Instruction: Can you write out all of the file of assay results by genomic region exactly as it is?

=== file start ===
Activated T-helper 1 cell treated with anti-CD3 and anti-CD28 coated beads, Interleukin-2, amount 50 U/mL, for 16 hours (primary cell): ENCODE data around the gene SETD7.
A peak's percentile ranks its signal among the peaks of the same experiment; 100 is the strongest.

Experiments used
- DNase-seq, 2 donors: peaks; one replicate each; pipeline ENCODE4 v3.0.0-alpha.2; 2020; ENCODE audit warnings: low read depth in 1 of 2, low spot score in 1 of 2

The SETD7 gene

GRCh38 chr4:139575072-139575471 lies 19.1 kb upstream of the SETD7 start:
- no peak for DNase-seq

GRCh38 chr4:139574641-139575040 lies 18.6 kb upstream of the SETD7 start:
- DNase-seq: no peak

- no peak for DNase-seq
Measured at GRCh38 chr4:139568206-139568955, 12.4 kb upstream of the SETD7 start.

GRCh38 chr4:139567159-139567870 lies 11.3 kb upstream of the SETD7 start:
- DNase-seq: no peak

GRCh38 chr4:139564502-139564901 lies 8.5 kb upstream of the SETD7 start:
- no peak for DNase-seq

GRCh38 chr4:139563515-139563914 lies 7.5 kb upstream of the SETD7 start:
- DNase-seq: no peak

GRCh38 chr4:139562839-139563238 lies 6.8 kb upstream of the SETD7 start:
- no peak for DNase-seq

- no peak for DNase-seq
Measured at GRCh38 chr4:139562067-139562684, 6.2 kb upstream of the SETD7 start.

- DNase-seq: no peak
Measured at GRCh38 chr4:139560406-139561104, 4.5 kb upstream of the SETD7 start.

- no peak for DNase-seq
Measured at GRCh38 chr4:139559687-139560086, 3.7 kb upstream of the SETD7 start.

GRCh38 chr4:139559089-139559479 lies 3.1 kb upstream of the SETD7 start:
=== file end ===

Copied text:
Activated T-helper 1 cell treated with anti-CD3 and anti-CD28 coated beads, Interleukin-2, amount 50 U/mL, for 16 hours (primary cell): ENCODE data around the gene SETD7.
A peak's percentile ranks its signal among the peaks of the same experiment; 100 is the strongest.

Experiments used
- DNase-seq, 2 donors: peaks; one replicate each; pipeline ENCODE4 v3.0.0-alpha.2; 2020; ENCODE audit warnings: low read depth in 1 of 2, low spot score in 1 of 2

The SETD7 gene

GRCh38 chr4:139575072-139575471 lies 19.1 kb upstream of the SETD7 start:
- no peak for DNase-seq

GRCh38 chr4:139574641-139575040 lies 18.6 kb upstream of the SETD7 start:
- DNase-seq: no peak

- no peak for DNase-seq
Measured at GRCh38 chr4:139568206-139568955, 12.4 kb upstream of the SETD7 start.

GRCh38 chr4:139567159-139567870 lies 11.3 kb upstream of the SETD7 start:
- DNase-seq: no peak

GRCh38 chr4:139564502-139564901 lies 8.5 kb upstream of the SETD7 start:
- no peak for DNase-seq

GRCh38 chr4:139563515-139563914 lies 7.5 kb upstream of the SETD7 start:
- DNase-seq: no peak

GRCh38 chr4:139562839-139563238 lies 6.8 kb upstream of the SETD7 start:
- no peak for DNase-seq

- no peak for DNase-seq
Measured at GRCh38 chr4:139562067-139562684, 6.2 kb upstream of the SETD7 start.

- DNase-seq: no peak
Measured at GRCh38 chr4:139560406-139561104, 4.5 kb upstream of the SETD7 start.

- no peak for DNase-seq
Measured at GRCh38 chr4:139559687-139560086, 3.7 kb upstream of the SETD7 start.

GRCh38 chr4:139559089-139559479 lies 3.1 kb upstream of the SETD7 start: